Tattered Flag Press

Texas State Historical Association Press 

University Press of Kansas

Vallentine Mitchell & Co., Limited

Vandamere Press

War, Literature & the Arts

Also of interest:

4th Division Press, a children’s book imprint of E.L. Kurdyla Publishing LLC

The Blue Falcon: A Journal of Military Fiction

Blue Streak: A Journal of Military Poetry

This is dedicated to the one…

I’m dedicating this music video to the lovely and poised young woman who introduced herself to me at a writers’ conference. I fear I broke her heart when I told her that Author Solutions, Inc., is sometimes referred to as a vanity press. If I’m lucky, she’ll remember me in the same favorable light as the older woman in this video.

Enjoy “Oopsie Daisy.” It’s cute.

Looking for a writers’ conference in the Carolinas?

I’ll be participating in two writers’ conferences next month: one in Columbia, South Carolina, and one in Charlotte, North Carolina. Sponsored by the organizer of the South Carolina Writers’ Workshop (SCWW) and the Homeric Writers’ Retreat & Workshop, the day-long events in the Carolinas will provide an overview of your book publishing options today, with an emphasis on traditional publishing.

Also scheduled to meet with authors on April 17 and 18 during the 2015 Carolina Writing Workshops:

Cherry Weiner, Cherry Weiner Literary Agency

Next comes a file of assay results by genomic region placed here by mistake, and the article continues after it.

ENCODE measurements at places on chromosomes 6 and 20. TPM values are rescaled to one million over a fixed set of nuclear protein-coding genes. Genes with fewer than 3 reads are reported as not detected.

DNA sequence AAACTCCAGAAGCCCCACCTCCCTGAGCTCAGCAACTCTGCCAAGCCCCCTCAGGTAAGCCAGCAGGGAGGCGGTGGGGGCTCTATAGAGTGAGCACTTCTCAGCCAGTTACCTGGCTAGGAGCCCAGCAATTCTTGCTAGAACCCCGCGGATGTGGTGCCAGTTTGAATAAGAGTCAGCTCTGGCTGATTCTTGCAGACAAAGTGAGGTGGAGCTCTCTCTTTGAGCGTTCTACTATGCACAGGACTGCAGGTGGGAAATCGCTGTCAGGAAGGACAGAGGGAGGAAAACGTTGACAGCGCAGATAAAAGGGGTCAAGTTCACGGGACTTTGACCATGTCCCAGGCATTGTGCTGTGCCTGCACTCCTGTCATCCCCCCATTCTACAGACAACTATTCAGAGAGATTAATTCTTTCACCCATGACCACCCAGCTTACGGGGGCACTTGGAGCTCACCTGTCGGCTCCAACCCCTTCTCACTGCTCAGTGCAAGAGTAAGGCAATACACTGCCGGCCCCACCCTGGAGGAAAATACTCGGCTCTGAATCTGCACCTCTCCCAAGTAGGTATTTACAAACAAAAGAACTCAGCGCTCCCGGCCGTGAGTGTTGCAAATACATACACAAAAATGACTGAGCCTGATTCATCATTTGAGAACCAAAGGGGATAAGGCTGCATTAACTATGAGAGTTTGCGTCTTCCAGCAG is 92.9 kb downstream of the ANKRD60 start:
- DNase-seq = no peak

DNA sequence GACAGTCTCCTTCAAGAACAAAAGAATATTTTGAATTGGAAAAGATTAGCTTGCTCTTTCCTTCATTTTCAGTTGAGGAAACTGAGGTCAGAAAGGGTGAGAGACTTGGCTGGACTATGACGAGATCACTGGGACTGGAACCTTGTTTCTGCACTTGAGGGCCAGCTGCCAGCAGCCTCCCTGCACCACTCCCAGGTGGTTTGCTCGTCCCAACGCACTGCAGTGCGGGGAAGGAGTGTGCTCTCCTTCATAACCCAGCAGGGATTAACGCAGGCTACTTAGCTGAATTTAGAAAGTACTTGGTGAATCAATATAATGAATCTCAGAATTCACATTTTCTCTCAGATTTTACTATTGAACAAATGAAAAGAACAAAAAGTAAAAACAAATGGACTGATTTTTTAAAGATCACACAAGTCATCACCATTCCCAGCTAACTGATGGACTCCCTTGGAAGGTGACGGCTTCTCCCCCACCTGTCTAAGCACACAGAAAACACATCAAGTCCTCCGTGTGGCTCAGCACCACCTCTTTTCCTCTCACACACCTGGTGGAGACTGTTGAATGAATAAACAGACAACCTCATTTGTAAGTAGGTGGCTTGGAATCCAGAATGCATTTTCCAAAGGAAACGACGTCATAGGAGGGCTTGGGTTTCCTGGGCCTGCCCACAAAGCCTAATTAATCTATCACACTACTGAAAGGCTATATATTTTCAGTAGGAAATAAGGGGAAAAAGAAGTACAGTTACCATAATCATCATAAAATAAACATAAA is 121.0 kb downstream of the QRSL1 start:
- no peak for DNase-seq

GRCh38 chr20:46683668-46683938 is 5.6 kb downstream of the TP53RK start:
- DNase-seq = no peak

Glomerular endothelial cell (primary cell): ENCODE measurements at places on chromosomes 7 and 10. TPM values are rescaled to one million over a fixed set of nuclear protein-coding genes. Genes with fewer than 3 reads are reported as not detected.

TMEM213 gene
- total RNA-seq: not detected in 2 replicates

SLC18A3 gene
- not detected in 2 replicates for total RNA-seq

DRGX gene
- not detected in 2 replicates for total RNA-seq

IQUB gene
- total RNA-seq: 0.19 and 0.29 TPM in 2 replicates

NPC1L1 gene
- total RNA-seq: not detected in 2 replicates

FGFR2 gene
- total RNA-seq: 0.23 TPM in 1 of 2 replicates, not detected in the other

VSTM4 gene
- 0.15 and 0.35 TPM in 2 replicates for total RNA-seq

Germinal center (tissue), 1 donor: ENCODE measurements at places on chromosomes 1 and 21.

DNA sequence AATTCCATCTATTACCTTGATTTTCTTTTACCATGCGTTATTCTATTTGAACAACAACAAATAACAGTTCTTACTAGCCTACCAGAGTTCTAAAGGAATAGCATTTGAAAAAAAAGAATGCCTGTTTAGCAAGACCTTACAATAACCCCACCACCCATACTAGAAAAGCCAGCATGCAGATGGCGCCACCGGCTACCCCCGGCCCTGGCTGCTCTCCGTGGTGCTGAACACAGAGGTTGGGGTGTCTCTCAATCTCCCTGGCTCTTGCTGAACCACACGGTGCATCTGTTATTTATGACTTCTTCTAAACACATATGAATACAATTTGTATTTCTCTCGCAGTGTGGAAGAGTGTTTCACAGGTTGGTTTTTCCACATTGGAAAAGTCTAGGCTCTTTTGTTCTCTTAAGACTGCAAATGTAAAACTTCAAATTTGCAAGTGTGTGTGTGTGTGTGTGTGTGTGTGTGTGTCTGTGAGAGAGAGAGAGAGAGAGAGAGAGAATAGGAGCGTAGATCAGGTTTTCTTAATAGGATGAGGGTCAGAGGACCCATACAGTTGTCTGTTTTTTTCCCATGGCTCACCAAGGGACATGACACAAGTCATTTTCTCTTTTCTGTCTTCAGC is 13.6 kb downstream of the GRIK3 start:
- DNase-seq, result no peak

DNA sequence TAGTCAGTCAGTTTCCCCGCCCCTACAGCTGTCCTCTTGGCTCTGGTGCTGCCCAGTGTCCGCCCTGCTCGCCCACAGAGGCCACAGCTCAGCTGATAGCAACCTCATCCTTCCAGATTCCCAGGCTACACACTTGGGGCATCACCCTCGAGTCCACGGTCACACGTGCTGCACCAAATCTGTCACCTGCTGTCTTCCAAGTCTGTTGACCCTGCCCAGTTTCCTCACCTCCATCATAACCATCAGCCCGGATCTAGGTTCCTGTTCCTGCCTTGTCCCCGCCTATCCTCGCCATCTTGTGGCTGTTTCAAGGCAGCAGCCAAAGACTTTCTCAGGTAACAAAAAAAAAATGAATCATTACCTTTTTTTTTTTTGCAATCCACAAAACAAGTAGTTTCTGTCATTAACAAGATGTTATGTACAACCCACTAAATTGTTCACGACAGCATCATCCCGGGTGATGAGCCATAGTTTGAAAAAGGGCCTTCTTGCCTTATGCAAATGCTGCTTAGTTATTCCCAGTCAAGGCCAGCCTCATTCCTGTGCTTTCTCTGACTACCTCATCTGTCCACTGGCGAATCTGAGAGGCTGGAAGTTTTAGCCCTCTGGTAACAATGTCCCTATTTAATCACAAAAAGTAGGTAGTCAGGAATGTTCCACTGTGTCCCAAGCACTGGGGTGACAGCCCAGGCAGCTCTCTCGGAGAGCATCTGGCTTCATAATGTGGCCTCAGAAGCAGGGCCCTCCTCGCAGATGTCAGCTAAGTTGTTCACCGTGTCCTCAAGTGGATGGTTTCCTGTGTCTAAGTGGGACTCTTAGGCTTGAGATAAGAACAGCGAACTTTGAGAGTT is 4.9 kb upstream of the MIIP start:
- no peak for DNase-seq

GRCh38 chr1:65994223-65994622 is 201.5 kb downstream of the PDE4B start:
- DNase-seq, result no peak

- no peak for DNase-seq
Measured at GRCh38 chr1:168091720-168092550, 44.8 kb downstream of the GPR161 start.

Diana Flegal, Hartline Literary

Kristy Huddle, Comfort Publishing (only in Charlotte)

Melissa Jeglinski, The Knight Agency

Sam Morgan, Jabberwocky Literary Agency

Chuck Sambuchino

Chuck Sambuchino

The star of the show will be workshop instructor, editor, author, and playwright Chuck Sambuchino, the man who knows how to bring out the best in aspiring authors who are learning to present their ideas to agents and publishers. For years, Chuck has been keeping writers informed with his Guide to Literary Agents Blog and directory.

My favorite part of the upcoming workshops is the Chapter One Critique-Fest, which actually will be a first-page critique of anonymously submitted writing. I’m always pleasantly surprised by agents’ and editors’ concurrence of opinions during these sessions. The manuscript samples that are read aloud can give writers a valuable sense of the competition they face even at beginning levels.

I’m looking forward to meeting you in Columbia or Charlotte. Come prepared to talk about yourself and your writing. I’ll be more than happy to answer your questions about my work as a literary agent, too. See you next month!

Writers who take the initiative gain an advantage

It’s difficult for new writers to comprehend that having a literary agent doesn’t mean the end of all rejections. When I’m able to persuade an acquiring editor to read a manuscript, the writer continues to face considerable competition. At the major U.S. publishing houses, each acquiring editor opts to read perhaps fifty or more manuscripts per year and selects from them maybe five or fewer that are published.